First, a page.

Listing agent??

21 Replies

Is it a bad idea to go directly through the listing agent to purchase a property? If I choose to go through a realtor, (found him through Realtor.com) does that agent automatically become a buyers agent? Any insight would be much appreciated!

@John Yanko

Hey John,

I am a Realtor in South Carolina.  If I am the listing agent on a property, then I am representing the seller.  If you call a listing agent about a property that they have listed, then of course they are representing the seller of that property.   Find a Realtor that seems to specialize in the type of property that you're looking for.  Tell them your criteria and check out a few houses.   In SC you are not represented by a Realtor until you have that agreement signed in writing by both parties.  I hope I am explaining this properly.  I could've explained it much better in two or three lines.  :)    Hope this helps.

Adam

The act of "agency" is a usually a written agreement in moat states but it is also an ethical responsibility for the agents involved. We ask if a person is working with another agent so as to not step on another licensees deal which could be a conflict of interest. in addition, a Listing agent has often asked the seller for the right to become a dual agent when he lists the property if it is allowed by state law and the broker. When allowed, he must use special paperwork giving consent and full disclosure to both parties so all know of his split interest and that he works for both buyer and seller. In this type of transaction, normally the agent may provide information to either party about the property, but cannot discuss price at all. He also normally gives a discounted commission price to the seller allowing for the possibility of bigger discount and a lower price to the buyer. Much of this is covered in the individual state laws and MLS regulations where the property resides.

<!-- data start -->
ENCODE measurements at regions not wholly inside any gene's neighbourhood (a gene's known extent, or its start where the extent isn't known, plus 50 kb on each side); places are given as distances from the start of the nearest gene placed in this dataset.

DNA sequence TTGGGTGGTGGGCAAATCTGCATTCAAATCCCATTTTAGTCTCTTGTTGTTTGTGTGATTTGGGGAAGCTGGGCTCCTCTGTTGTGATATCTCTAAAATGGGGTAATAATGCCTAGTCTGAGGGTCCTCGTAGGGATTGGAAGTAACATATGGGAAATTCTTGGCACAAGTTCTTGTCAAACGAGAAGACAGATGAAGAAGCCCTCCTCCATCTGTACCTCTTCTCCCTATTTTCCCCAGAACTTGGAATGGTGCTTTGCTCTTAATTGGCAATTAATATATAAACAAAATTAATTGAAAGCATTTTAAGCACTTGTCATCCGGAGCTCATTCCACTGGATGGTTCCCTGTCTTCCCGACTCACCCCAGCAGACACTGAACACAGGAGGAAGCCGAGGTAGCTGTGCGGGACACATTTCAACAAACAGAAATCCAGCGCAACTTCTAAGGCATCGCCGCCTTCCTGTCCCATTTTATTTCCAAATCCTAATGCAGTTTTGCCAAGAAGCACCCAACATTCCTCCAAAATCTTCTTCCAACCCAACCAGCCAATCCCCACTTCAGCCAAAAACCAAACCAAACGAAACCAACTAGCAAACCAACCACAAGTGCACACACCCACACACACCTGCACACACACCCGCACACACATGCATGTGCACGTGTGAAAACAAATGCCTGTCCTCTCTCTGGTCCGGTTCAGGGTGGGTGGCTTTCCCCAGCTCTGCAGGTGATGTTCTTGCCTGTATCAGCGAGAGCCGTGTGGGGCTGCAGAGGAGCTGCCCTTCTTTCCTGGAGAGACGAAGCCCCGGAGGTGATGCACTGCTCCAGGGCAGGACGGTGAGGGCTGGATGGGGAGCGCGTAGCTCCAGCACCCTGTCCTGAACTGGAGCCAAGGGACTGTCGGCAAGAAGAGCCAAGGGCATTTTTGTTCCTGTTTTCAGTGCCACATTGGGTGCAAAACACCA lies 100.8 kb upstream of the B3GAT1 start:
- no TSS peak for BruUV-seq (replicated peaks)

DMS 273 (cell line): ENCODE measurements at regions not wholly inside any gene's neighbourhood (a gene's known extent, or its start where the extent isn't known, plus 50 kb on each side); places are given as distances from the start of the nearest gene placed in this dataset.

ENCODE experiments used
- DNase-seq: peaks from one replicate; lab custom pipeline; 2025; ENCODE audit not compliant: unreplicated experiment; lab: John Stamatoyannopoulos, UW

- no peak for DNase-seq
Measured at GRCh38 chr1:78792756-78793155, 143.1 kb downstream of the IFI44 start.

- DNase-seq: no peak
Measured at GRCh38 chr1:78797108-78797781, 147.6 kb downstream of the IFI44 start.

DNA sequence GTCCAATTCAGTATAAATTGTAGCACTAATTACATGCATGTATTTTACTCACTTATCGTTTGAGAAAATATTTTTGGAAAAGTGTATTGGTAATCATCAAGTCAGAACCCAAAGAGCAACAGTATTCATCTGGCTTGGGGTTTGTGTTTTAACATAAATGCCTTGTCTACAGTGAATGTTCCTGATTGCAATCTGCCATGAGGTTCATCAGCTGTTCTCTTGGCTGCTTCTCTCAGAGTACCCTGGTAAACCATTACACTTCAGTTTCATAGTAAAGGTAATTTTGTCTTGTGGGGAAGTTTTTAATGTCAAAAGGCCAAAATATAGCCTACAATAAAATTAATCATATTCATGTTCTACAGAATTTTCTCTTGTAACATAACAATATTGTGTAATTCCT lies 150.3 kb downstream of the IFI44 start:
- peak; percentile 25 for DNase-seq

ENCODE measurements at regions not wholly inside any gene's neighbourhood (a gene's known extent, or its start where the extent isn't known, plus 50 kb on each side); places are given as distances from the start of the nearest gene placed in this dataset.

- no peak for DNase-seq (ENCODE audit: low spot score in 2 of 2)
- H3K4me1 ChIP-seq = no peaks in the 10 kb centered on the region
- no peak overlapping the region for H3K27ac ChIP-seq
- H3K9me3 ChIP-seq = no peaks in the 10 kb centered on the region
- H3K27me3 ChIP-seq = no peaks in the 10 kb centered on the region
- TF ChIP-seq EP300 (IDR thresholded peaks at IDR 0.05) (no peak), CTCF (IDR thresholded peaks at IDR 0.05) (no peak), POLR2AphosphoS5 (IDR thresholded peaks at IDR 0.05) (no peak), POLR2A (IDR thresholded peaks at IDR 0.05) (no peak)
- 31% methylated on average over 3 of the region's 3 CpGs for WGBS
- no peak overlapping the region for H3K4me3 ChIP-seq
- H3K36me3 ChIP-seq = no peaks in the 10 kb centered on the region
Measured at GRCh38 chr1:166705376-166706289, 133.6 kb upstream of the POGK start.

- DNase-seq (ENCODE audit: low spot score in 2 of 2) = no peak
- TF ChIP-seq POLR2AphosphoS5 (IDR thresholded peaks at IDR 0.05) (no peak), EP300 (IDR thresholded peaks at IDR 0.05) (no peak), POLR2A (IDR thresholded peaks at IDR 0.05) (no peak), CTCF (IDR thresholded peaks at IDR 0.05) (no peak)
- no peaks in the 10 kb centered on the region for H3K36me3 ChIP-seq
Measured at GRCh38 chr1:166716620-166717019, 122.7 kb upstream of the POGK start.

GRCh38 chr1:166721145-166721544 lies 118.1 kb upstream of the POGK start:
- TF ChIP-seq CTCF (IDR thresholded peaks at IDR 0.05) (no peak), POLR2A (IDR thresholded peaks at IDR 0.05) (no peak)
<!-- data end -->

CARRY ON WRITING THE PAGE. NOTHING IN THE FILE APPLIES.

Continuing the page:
@Adam Drummond

The agent I met through Realtor.com was in reference to a completely different property... So now that I'm asking about a different property which he knew nothing about, does that make him a sellers agent? 

@John Yanko

Ok... again im speaking on how sc is, and states differ on agency.  If you ask him about another property, he can show you that property, but he is still not representing you.  If you want someone to represent you exclusively in a transaction, then you need to find a realtor that you trust will do their job.  If this realtor shows it to you, and you put a bid in on this house without you and him signing an agency agreement... then he is technically representing the seller as a sub-agent of the listing agent.  He either has to represent one party or the other (there are exceptions, not getting that deep into it).  Hope this helps.

Originally posted by @Billy Runyan :

.  We ask if a person is working with another agent so as to not step on another licensees deal which could be a conflict of interest.  

Who is we? And how could it be a conflict of interest? Like saying this a great price you need to buy this? 

@Adam Drummond

Thank you, that was much easier for me to understand lol. So if I have no written agreement and he becomes a "sub agent", it sounds like I should just go through the original listing agent? Right? 

@John Yanko

  First off, free advice is only worth what you paid for it.  Ok...  it's up to you.  The only real scenario that you might benefit from using the listing agent is if the commission that the seller pays will be less (if the listing agent lists and sells property himself he doesnt have to split the commission with another realtor, therefore maybe lowering the commission to the seller and you saving a couple grand on the price as a result).  In saying that... this instance usually doesnt happen.  Next thought:  no offense, but with these questions it appears that you don't have much experience.  I'd find a Realtor that I trust, is competent, and i mesh well with to represent me, and walk me through the process.   

Adam

@Adam Drummond

You are 100% correct on the experience... And I thank you for answering all these questions.

  Reason for all the questions is I found a property I feel is worth purchasing and all these questions just fill my head, so again thank you.